Theatrical Review: Irwin Winkler
's Home of the Brave is notable for being the first major narrative, non-documentary film about the Iraq War and, more specifically, veterans of that war adjusting to life back home afterward. Unfortunately, that's about all it will be notable for. A politically timid and artistically confused misfire right from the start, the film is an argument for the rule that filmmakers often need years of distance from a big historic event before they are able to make something out of it. Home of the Brave won't exactly come to be known as this war's version of The Green Berets, it will most likely be forgotten, good intentions or no.
A strictly by-the-book opening segment places the film in a firebase in Iraq run by a unit of National Guardsmen. A batch of them are rounded up to guard a medical convoy going out on a humanitarian mission into a nearby town. It's painfully clear from the start that an ambush is coming (for one, the unit just found out they're demobilizing back to the States in a couple of weeks) and everything prior to that is stilted Audience-Character Identification 101. The firefight itself is as clumsily handled as just about everything else in the film, leavening the generally poor choreography with some shockingly moronic actions on the part of the Guardsmen, many of whom act as though they'd never been trained for combat. Article continues below
To be fair, Home of the Brave is not in the end really supposed to be about Iraq or the fighting there, it's about what happens to these vets after they come home. Once back in the Guardsmens' hometown of Spokane, the rather clocklike script tracks the adjustment of four of them who were in that ambush. Jamal Aiken (Curtis Jackson, aka rapper 50 Cent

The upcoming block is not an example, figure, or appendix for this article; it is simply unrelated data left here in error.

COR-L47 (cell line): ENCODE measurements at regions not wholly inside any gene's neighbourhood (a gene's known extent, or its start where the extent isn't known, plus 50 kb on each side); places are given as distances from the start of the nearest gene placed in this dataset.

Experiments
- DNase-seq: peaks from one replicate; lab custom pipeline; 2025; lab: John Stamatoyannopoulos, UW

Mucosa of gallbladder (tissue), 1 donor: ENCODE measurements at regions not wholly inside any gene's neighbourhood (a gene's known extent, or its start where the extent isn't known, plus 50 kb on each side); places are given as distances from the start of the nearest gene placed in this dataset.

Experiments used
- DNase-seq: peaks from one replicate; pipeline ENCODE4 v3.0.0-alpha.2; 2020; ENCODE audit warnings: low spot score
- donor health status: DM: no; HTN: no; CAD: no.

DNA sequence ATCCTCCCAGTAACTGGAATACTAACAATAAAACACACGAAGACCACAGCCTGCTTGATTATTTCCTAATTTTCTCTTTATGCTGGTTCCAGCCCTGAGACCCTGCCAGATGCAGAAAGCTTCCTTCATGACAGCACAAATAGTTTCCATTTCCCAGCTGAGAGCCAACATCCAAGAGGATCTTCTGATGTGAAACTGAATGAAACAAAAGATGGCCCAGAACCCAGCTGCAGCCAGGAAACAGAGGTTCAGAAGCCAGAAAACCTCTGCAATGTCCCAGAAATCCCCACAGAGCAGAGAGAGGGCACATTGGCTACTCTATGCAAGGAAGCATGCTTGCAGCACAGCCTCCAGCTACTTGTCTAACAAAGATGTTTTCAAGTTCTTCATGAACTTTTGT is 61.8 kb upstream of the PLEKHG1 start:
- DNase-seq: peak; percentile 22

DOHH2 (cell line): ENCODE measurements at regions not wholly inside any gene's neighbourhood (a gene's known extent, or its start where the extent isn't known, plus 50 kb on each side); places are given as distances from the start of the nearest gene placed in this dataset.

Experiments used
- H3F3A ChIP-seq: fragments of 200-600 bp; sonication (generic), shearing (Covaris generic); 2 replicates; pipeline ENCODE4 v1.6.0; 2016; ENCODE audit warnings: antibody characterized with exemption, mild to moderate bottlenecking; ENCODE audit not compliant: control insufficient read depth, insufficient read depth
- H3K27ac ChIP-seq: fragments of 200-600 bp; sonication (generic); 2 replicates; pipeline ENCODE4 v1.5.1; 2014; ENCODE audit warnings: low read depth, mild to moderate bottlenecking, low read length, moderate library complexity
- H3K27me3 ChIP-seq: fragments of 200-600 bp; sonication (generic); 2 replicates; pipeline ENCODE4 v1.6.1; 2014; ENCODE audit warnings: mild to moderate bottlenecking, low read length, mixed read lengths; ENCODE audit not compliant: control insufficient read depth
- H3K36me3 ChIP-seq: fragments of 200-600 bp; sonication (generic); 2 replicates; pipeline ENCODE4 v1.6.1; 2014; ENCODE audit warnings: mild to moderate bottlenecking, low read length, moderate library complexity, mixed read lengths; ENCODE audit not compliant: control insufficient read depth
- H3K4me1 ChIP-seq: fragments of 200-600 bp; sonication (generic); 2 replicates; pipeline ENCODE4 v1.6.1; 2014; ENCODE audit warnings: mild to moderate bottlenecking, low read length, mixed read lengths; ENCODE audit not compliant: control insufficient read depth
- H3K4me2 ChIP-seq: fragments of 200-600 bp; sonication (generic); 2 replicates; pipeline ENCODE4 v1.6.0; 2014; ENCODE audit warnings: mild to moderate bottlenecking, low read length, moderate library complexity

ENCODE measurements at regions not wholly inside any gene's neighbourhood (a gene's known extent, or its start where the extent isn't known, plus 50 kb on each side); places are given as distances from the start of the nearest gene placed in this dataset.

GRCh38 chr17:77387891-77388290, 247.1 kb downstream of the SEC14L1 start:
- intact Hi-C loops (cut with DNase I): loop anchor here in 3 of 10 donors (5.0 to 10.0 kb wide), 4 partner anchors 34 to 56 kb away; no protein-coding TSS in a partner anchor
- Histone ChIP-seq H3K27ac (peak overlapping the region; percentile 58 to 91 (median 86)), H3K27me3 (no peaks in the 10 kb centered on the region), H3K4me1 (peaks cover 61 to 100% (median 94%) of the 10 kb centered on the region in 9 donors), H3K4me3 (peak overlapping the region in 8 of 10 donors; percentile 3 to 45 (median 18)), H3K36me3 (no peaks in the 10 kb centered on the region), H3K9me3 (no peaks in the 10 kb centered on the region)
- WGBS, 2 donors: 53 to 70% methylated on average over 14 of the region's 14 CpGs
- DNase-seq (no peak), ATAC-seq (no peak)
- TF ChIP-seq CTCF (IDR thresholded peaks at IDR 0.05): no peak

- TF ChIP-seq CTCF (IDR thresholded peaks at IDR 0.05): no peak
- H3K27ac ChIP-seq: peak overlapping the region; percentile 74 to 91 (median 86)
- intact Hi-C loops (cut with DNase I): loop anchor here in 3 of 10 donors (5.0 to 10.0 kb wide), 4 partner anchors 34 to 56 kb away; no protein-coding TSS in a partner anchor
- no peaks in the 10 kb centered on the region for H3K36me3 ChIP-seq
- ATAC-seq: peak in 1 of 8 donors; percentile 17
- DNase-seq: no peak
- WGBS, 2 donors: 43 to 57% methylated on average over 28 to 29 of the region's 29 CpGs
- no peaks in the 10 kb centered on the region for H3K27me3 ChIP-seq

) and Tommy Yates (Brian Presley
), good buddies in Iraq, are now realizing that life back home isn't what they had left. Jamal starts stalking a girlfriend of his and generally lashing out in hate at everyone and everything around him; his hate fueled by guilt over accidentally shooting an innocent Iraqi woman during the ambush. Hollow-eyed Tommy finds out his old job is no longer waiting for him, and ends up driving around at night, fueled by a similarly target-less rage.
Slightly more developed is the homecoming angst of single-mom Vanessa Price (Jessica Biel
), who lost a hand in the fighting and lets her embarrassment over the prosthetic fuel an antisocial bitterness. On the one hand, the film takes a brave turn by disfiguring such an actress as Biel, but it also ensures that even in combat her hair is perfect, and doesn't have her hitting the bottle like all the male vets do. Biel, like the remarkably less talented Jackson and Presley, is given little to do beyond mouth dialogue that, while it probably rings true to the difficulty vets have coming back to civilian life, feels programmed to make certain points, rather than coming out of an organic feel for the characters.Samuel L. Jackson
, as surgeon Will Marsh, is about the only person here who comes through as a recognizably flawed human being. His inexpressible bitterness and hollowed-out anger is something to behold, and comes closest to telling the true story of what this film is trying to get across. But Winkler, late of such misfires as De-Lovely and the film-as-therapy Life as a House, can't come close to making a true film of these soldiers' experiences. There is less truth in this entire work than in a few minutes of such recent documentaries as The War Tapes or The Ground Truth.
Veterans deserve many things from us, including a better movie than this.